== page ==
You are here:

Sexually Transmitted Diseases/Sore on penis... looked like bite and turned worse... herpes?


picture 1
picture 1  

picture 2
picture 2  

I found this site through some research and feel like it is exactly what I have been looking for.  I am currently very concerned.

I have a sore on my penis towards the base that I cannot figure out if it is herpes or not.  

4 years ago found out I had genital warts.  2+ years ago warts are completely gone and have never come back.  I never had sex again until exactly 9 weeks ago.  we used protection and I am 100% sure she did not have herpes.  

around 2 weeks ago I notice a red looking bug bite on my penis (just a small pinkish bump).  It looked no different than any other bite/bump on my body I have had growing up and was not too concerned.  It was hardly noticeable especially when erect.  However after about a week I decided to use some Neosporin after reading skin ointment may help.  From that day on it progressively got worse and I continued using for four days straight.  After about 24 hours of discontinued use I feel like it has got better already though that may be entirely in my mind.  What was a bump turned more into a sore after I started using the Neosporin and as mentioned now looks *much* worse though I do see improvement after just leaving it alone for a day.  I now fear this is herpes but have a hard time believing this due to the timeline. Please help!  Very worried.  

Derek in Arlington

Note about picture...  prior to my self treatment everything was just slightly pink.  after treatment the sore in the middle appeared and the pink outer circle is now a bit darker.

Hello Derek,
Sometimes it is easier to say what something ISN'T, than what it IS.  It is NOT herpes. It is NOT a wart or from HPV. It looks like an acute skin problem UNRELATED to your having a sexually transmitted infection.  Neosporin cream sometimes generates an allergic type reaction because of its active ingredient, neosporin. Dermatologists always discourage the use of this particular topical antibiotic cream/ointment; use any product that does NOT have that ingredient! Note, the "triple antibiotic" creams usually use neosporin as one of the three.

Good luck!

Sexually Transmitted Diseases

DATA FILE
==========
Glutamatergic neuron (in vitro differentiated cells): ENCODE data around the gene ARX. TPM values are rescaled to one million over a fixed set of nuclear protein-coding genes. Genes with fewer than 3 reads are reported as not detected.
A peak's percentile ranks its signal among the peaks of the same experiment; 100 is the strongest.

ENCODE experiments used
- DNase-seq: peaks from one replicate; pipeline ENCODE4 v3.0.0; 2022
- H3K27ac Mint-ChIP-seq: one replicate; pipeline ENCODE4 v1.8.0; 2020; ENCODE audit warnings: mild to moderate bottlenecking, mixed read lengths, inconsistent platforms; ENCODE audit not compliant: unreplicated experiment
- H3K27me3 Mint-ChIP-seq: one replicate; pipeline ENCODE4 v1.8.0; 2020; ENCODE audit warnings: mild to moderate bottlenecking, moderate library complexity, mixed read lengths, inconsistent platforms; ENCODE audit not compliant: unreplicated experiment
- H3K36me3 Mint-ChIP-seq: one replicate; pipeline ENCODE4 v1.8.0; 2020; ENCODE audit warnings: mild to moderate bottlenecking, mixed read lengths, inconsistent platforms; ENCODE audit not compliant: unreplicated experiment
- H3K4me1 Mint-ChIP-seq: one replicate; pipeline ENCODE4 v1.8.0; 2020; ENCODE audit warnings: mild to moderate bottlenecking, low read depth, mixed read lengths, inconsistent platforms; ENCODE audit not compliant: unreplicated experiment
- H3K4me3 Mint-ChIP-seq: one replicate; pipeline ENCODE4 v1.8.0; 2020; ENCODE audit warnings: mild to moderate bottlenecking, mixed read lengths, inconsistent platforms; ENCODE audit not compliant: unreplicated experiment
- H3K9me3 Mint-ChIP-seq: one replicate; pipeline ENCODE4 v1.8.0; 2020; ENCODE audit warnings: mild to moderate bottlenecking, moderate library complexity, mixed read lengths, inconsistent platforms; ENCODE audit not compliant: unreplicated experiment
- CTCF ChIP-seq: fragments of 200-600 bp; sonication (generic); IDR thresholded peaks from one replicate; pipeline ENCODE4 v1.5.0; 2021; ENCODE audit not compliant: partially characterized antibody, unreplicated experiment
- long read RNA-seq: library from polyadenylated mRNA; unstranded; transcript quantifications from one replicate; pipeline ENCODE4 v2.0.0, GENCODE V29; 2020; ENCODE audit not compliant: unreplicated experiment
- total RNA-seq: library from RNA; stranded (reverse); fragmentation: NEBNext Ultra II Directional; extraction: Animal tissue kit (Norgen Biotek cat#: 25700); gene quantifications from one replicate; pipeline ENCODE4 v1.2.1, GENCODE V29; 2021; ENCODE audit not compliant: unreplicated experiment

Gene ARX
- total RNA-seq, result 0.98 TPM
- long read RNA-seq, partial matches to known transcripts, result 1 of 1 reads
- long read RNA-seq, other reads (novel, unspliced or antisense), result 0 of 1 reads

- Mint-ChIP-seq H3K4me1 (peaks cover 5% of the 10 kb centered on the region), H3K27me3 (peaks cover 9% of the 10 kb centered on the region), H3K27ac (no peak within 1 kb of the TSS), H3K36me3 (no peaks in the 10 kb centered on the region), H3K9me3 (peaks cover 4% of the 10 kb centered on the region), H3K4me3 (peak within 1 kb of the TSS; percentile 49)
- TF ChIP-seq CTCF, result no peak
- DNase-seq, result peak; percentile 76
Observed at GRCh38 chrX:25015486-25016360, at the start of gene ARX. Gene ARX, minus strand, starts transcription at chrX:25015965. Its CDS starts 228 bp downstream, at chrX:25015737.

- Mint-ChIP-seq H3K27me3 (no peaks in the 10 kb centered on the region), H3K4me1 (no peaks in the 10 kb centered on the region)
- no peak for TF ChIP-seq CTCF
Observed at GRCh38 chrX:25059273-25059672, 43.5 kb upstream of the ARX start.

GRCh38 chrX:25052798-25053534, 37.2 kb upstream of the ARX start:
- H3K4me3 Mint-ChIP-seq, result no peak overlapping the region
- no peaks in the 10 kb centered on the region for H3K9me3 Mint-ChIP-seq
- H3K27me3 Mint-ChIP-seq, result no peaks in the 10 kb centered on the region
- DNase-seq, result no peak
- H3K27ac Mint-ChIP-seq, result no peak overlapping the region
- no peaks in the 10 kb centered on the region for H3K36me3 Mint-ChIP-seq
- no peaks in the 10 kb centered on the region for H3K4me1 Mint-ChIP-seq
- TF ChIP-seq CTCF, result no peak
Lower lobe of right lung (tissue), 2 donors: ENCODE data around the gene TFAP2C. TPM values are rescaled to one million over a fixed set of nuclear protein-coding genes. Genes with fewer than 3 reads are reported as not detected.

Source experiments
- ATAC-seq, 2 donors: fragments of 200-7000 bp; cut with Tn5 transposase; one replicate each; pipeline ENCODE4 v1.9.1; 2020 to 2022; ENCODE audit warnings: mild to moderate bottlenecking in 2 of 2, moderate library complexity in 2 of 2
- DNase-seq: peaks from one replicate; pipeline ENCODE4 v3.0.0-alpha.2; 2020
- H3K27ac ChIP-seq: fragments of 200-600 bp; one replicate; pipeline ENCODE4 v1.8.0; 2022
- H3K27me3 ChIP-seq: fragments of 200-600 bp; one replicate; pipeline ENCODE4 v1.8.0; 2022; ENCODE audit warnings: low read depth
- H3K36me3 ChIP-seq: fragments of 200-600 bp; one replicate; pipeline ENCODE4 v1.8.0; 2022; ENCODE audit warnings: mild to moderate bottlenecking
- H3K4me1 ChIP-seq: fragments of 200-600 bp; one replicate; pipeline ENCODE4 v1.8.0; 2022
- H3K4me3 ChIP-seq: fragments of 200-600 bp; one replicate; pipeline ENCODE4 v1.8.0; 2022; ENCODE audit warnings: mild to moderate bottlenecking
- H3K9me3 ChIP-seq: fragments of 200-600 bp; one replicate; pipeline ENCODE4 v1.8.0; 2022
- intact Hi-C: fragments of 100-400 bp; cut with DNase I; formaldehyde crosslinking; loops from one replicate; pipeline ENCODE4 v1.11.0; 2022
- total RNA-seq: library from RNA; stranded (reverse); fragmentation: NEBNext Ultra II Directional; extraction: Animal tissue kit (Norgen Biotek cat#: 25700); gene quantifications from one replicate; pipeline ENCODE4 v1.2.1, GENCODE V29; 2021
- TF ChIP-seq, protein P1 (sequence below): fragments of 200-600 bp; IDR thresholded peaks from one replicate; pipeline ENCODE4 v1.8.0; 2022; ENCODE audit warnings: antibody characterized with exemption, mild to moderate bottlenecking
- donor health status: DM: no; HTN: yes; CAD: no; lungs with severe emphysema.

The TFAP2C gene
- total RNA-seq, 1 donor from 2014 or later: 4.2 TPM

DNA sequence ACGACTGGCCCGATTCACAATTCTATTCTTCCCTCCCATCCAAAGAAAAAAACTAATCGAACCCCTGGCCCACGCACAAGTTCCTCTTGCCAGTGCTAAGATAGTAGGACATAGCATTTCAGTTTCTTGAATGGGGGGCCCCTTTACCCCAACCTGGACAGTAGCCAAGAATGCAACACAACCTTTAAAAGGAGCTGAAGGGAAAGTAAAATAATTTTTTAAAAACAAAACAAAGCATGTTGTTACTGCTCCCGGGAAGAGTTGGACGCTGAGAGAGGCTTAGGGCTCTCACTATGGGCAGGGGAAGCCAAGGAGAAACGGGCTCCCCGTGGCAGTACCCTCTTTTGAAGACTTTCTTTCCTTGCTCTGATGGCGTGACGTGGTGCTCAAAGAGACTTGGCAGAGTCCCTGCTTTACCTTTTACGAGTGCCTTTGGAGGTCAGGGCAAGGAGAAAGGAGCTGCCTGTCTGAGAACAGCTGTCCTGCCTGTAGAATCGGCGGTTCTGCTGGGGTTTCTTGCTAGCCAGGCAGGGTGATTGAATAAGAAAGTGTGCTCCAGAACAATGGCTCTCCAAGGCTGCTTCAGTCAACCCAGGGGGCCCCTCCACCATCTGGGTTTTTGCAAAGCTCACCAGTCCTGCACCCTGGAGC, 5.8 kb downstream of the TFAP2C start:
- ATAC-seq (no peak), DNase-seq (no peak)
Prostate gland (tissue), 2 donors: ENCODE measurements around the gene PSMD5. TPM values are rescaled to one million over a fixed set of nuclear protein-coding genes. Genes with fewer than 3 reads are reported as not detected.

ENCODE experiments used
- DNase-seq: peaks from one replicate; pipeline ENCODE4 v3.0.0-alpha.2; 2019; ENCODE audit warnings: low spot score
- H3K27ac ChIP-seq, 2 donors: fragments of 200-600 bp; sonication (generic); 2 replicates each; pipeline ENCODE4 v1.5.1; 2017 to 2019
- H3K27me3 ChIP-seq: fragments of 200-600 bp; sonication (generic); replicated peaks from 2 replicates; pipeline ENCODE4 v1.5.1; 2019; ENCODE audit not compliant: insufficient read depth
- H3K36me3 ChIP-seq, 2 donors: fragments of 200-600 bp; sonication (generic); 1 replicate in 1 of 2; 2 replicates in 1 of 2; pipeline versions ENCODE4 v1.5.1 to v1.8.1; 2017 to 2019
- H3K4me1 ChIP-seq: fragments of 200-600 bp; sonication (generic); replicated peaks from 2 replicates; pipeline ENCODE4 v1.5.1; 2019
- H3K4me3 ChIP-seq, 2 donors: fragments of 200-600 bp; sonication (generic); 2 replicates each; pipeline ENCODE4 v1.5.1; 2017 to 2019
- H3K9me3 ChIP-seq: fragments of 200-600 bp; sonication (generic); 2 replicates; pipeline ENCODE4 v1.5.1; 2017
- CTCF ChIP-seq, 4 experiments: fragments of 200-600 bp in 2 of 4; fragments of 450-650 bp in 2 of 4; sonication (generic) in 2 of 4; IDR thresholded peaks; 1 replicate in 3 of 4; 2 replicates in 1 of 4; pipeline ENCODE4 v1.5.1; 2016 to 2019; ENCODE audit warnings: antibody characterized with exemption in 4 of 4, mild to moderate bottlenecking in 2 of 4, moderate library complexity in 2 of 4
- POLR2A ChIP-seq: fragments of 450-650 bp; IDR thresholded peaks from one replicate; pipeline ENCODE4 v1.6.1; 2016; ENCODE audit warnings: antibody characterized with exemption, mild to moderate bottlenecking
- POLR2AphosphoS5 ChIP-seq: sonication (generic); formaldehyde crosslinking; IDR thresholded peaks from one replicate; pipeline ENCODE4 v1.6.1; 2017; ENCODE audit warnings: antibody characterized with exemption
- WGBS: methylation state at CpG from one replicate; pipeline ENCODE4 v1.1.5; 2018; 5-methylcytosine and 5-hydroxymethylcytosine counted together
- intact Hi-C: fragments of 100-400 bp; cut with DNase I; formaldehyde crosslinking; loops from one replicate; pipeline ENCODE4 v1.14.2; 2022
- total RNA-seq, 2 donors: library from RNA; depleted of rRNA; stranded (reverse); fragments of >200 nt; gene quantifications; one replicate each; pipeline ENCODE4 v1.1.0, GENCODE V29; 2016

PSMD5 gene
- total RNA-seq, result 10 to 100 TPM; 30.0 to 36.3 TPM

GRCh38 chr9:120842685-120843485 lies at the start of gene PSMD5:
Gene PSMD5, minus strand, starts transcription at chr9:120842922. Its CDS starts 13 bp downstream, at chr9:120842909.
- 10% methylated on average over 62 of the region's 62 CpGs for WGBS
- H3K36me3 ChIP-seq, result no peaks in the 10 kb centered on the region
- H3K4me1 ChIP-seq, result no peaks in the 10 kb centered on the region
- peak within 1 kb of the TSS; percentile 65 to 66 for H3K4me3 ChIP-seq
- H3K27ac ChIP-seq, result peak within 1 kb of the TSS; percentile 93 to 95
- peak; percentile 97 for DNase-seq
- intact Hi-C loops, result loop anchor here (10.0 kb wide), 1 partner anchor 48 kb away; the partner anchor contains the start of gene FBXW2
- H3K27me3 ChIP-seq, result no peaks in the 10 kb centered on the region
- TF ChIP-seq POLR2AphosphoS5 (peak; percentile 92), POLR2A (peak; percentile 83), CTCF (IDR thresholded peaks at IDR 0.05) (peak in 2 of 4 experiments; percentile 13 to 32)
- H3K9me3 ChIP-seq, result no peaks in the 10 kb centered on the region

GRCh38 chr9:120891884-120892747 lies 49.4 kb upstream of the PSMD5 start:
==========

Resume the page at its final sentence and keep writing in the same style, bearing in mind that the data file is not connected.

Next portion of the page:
All Answers

Answers by Expert:

Ask Experts


Mark P. Behar


Almost any question or concern about gay men's health issues, sexually transmitted infections, abnormal Pap smears, anal cytology (anal "Pap smears"), etc. There is no such thing as “d/d free” or “clean” (free of infection), so why do so many of us deceive ourselves into thinking that some people are indeed totally free from a potentially infectious disease, like HIV, herpes, hepatitis, syphilis, chlamydia, warts, gonorrhea, etc., just because they say so? Clinical laboratory tests are not perfect, and having a “negative” or “nonreactive” test does not mean that a person is free from infection. Perhaps at the moment the test was taken, the person was uninfected; or, perhaps, the test wasn’t sensitive enough to detect presence of the infection. There is really no way that anyone can determine that they are truly “disease free,” and there are over a hundred of infectious conditions that can be spread without your knowing anything. Rather than trying to “pre-screen” or “serosort” a potential sex-mate with deceptive questions that are impossible to know by today’s technologies, a wiser option may be to consider everyone infected with something, and either use appropriate protective measures (“safer sex”), or accept the responsibility and consequences of possibly “catching” something from someone who’s hotter than expected (pun intended!). There is much research that supports the contention that an HIV positive person reliably taking HIV medications, and having an undetectable viral load, presents a lower risk for transmission of HIV than people who may think or say they are HIV negative, but are not. Food for thought!


Family Practice PA since 1981; Volunteer Clinician for Brady East STD (BESTD) Clinic, Milwaukee, since 1977; answered STD questions submitted to their web site. Professionally lectured at national and regional Physician Assistant and Nurse Practitioner conferences, and at national gay & lesbian health conferences on topics including HIV/AIDS, herpes, hepatitis, STDs, human papilloma virus (the cause of venereal warts), abnormal Pap smears, gay and lesbian health issues, among others.

Co-Founder, Lesbian, Bisexual, & Gay Physician Assistant Caucus of the American Academy of Physician Assistants, Inc.; American Academy of Physician Assistants; Wisconsin Academy of Physician Assistants; National Co-Chair (2012-16), National Association of Black and White Men Together: A Gay, Multiracial Organization for All People (NABWMT)

Journal of the American Academy of Physician Assistants (JAPA) Q Visions, Quarterly Newsletter of the NABWMT

Bachelor's of Arts, 1972 (University of Wisconsin, Milwaukee, WI) Graduate Credits Experimental Psychology, 1972-75 (Tulane University, New Orleans, LA) Physician Assistant, Bachelor's of Science, 1981 (George Washington University, Washington, DC); Masters in Physician Assistant Studies, 2000 (University of Nebraska Medical Center, Omaha, NE)

Awards and Honors
Colposcopy Recognition Award (CRA), the American Association of Colposcopy and Cervical Pathology; Distinguished Fellow, Clinical Preceptor, American Academy of Physician Assistants; Fellow, Wisconsin Academy of Physician Assistants

Past/Present Clients
Brady East STD Clinic, Milwaukee, WI Milwaukee Health Services, Inc. (Martin Luther King Heritage Health Center), Dept. of Family Medicine and Early Intervention Program for HIV Infected Persons

©2017 All rights reserved.